Now, the BSG parking/drop-off area is right on the AT, but you have to backtrack almost a full mile to get to the summit of Springer Mountain (9/10ths of a mile according to the data book). Everything I'd read about it said that it was 'an easy walk, shouldn't take more than twenty minutes or so', and even my shuttle driver said it would take no more than fifteen minutes to get up to the top of Springer from parking lot.
It took me over 45 minutes to get to the summit. It was no easy walk--it wasn't that it was so steep, although it was all uphill. It's just that it wasn't a smooth easy path in the woods like I'd been led to believe. In a lot of places it was rock-strewn gulley, and with all the loose rocks, one has to pick their way across carefully and pay attention to each step, especially if one is not a seasoned hiker. Luckily I was using trekking poles (absolutely essential!), but it was exhausting and mentally taxing to just do that first mile--you couldn't just hike along and enjoy the scenery, you were watching your feet the whole time and concentrating on the next step so that you didn't turn an ankle, trip and fall, or blow out a knee.
|The trail heading south to the summit of Springer Mountain.|
I don't think the pictures do it justice, but imagine doing that with almost 40 lbs on your back. I'm not gonna lie--I stopped to rest several times. Plus, my backpack was brand-spanking new--I'd just gotten it a few days prior, and I had to adjust it constantly. It was a difficult first mile, and I realized just how tough it was going to be.
Eventually I made it to the summit, and I was thrilled to be there. I'd heard so much about it while doing my AT research, and it seemed like some far-off place where amazing adventures began, yet there I was, at the Southern Terminus, thinking that if I just followed this trail long enough, eventually I'd end up in Maine.
I spent a little time at the summit, taking pictures, signing the register that's hidden under a rock, and resting. I had a snack and drank some water, chatting with the occasional hiker who happened by, a couple of which had come up the Approach Trail from the south. After my brief rest, I hauled my butt up off the rock I was sitting on, strapped on my pack once more, and headed back down the mountain the way I came.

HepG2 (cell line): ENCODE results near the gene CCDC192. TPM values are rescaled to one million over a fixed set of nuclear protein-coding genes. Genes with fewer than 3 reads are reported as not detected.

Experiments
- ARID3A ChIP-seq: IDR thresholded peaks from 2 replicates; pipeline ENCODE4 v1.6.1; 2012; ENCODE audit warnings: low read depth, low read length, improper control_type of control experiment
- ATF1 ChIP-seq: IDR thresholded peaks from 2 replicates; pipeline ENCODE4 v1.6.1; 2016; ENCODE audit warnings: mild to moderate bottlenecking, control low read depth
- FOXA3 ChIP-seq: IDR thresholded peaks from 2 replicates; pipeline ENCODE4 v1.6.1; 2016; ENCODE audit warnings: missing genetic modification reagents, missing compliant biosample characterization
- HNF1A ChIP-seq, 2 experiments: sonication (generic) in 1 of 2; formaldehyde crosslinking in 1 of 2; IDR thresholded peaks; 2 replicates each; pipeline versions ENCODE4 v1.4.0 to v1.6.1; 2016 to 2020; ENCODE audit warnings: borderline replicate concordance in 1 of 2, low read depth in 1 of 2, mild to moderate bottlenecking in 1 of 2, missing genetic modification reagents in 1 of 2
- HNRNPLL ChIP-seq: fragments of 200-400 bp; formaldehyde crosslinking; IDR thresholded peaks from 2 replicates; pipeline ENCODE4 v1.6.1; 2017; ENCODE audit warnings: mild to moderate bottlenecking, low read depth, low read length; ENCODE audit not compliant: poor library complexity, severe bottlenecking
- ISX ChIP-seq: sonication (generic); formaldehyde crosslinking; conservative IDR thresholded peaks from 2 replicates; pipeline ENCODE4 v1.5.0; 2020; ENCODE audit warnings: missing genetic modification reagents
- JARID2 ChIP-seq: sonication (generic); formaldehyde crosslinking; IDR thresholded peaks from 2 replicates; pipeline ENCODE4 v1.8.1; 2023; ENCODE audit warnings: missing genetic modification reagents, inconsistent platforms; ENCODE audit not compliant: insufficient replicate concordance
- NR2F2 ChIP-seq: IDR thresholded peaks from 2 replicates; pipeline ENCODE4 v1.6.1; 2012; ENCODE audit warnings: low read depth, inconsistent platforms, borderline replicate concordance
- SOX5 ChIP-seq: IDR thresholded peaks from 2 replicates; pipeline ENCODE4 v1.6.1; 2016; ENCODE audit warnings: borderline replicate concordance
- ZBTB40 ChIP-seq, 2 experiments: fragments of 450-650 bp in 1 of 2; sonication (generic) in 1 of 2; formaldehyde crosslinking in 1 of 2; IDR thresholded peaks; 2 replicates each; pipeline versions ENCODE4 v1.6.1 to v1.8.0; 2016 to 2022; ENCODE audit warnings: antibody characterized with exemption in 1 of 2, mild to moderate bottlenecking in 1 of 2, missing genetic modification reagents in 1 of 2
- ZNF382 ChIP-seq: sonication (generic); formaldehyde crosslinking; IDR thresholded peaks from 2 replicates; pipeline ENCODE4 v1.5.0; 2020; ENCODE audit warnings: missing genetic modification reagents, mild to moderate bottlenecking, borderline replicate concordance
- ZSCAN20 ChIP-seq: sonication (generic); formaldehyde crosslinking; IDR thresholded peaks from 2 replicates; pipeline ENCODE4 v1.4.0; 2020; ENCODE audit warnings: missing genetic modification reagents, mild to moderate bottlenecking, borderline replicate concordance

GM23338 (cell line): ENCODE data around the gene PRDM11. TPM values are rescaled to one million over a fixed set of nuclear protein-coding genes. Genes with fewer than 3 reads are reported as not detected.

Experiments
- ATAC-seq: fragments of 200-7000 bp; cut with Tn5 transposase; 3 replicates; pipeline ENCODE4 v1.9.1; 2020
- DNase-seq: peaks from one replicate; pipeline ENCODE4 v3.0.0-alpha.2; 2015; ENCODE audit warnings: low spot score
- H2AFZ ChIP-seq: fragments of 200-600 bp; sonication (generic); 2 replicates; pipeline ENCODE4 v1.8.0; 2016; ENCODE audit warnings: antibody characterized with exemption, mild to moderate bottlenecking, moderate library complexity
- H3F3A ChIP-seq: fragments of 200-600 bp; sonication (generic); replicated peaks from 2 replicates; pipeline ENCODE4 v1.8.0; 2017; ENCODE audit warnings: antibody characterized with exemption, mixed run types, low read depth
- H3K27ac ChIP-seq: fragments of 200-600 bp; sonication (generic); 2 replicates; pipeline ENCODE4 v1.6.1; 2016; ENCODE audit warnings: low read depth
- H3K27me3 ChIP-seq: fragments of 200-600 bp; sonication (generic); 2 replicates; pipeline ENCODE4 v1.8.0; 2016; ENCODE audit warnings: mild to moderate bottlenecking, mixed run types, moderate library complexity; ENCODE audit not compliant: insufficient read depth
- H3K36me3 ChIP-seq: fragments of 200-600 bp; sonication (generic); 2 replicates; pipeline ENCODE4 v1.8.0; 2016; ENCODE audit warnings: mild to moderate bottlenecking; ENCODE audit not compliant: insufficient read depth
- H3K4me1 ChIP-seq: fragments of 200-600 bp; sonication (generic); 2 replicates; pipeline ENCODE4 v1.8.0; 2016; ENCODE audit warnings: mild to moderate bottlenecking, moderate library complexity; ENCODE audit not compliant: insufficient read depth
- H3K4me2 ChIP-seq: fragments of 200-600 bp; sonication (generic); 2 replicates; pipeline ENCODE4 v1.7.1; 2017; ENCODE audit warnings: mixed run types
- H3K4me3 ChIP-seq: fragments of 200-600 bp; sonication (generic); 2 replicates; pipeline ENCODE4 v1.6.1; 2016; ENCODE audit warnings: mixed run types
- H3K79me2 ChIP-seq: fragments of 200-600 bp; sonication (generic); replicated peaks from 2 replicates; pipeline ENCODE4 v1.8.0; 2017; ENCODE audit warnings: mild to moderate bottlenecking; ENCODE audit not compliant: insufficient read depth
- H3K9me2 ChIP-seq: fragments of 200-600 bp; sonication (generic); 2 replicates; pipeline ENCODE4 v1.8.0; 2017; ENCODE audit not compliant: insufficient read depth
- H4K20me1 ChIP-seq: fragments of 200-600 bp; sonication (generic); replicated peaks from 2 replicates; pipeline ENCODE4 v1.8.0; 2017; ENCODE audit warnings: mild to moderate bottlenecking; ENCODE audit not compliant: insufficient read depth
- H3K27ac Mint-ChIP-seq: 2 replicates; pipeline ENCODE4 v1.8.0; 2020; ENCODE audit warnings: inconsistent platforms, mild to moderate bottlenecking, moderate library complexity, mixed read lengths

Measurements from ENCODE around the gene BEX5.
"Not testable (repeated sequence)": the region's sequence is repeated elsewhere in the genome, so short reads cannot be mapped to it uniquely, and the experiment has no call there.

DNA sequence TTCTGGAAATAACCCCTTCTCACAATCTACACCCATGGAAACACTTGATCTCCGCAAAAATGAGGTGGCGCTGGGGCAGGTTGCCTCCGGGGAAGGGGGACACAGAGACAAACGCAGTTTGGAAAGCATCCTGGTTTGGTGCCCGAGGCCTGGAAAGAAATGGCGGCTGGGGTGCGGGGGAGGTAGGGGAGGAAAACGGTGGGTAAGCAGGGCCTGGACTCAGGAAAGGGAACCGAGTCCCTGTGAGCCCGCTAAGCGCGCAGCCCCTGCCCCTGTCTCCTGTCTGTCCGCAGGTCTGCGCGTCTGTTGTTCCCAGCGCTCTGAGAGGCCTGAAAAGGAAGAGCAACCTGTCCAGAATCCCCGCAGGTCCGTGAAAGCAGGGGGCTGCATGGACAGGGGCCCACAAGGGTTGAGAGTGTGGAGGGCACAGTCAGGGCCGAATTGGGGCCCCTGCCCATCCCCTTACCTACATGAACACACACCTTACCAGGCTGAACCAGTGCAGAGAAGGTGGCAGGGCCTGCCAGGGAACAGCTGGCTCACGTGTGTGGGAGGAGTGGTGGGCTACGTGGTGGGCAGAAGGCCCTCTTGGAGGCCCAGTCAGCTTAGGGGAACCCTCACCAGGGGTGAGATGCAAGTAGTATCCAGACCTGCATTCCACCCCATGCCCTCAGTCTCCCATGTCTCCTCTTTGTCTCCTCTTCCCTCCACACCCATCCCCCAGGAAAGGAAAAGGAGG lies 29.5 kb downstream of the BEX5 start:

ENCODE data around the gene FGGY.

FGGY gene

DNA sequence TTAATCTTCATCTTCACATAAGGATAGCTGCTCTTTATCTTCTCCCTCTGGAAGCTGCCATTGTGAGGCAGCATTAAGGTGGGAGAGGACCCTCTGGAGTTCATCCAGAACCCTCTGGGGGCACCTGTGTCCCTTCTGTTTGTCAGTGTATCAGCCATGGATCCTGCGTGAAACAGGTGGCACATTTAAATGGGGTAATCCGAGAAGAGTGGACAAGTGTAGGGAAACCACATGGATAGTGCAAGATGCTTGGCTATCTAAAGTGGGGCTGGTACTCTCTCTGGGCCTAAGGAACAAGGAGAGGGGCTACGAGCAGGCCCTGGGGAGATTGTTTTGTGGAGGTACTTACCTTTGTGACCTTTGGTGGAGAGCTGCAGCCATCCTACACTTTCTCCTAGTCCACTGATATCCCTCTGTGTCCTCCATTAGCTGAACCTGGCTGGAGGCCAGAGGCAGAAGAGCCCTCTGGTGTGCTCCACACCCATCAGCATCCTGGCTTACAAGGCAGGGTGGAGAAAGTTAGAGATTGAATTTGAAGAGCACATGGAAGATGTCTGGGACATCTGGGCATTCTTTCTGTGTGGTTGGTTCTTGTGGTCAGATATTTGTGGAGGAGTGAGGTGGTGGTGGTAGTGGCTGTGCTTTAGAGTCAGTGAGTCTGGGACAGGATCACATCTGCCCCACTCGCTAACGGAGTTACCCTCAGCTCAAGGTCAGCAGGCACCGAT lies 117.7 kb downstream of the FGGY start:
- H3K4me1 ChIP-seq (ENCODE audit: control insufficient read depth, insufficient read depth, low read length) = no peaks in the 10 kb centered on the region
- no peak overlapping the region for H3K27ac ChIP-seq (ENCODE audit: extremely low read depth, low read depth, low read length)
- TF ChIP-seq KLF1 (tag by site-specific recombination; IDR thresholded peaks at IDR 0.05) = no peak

Getting back down was a little easier than coming up, although not exactly easy. Climbing up is tough on the heart and lungs, climbing down is tough on the knees and ankles. About that time I realized that listening to nothing but Tom Petty for the entire drive down was a bad idea--I had 'You Wreck Me' stuck in my head all day, which was oddly appropriate as I picked my way slowly down the mountain. When I finally got back to the parking lot where I started, I tossed my pack on the ground up against a large boulder, pulled out my water bottle, and laid back and dozed in the sunshine for almost a half an hour. I was beat and hadn't even gone two full miles yet. I had no idea how I was going to make it to Neel Gap in three days, or even four if I had to. My only option was to just get up and walk.
From Big Stamp Gap, the trail is much easier for a couple of miles. Flat, smooth, and it was a nice sunny day, not too hot.
Looking back, I should've appreciated it more, because the AT in Georgia is almost never smooth and flat. But it was a great day to be hiking and I was happy to be alone in the woods, enjoying the sights and sounds of the forest. Even though I'd run into hikers at the parking lot and at the summit of Springer, while walking along the trail for those first couple of miles, I didn't see another soul for a couple of hours. But then I happened upon this:
There on the side of the trail, hanging from a small tree, was a mesh duffel bag. I stopped and looked around, thinking it belonged to somebody who might've been off behind a tree taking care of business, but then again, I could see a roll of toilet paper inside the bag. Investigating further, I could see that there were some weird odds and ends inside--cans of tuna, toiletries, a pair of socks, and random other assorted goodies. Not knowing what to make of it, I just shrugged my shoulders and hiked on.
My original destination was a place called the Hawk Mountain shelter, which was seven-and-a-half miles from Springer, meaning an eight-and-a-half mile hike. I was already exhausted and knew there was no way I was making it to Hawk Mountain that night, so I set my sights on a place called Stover Creek. It was only a four-and-a-half mile walk, and I knew I'd be good and ready to call it a day when I arrived.
There was a fairly new three-sided shelter there, with bear cables, a picnic table, along with a water source nearby. A moldering privy completed the list of amenities.
|The Stover Creek shelter|
My favorite thing about this shelter was the fact that it had a bench with a back on it. It's amazing what we take for granted in civilization, and seats with backs on them is the first thing I realized was an ultimate luxury. Resting on logs and rocks is nice, but after a long day of walking, nothing beats a chair with a back on it. Nothing.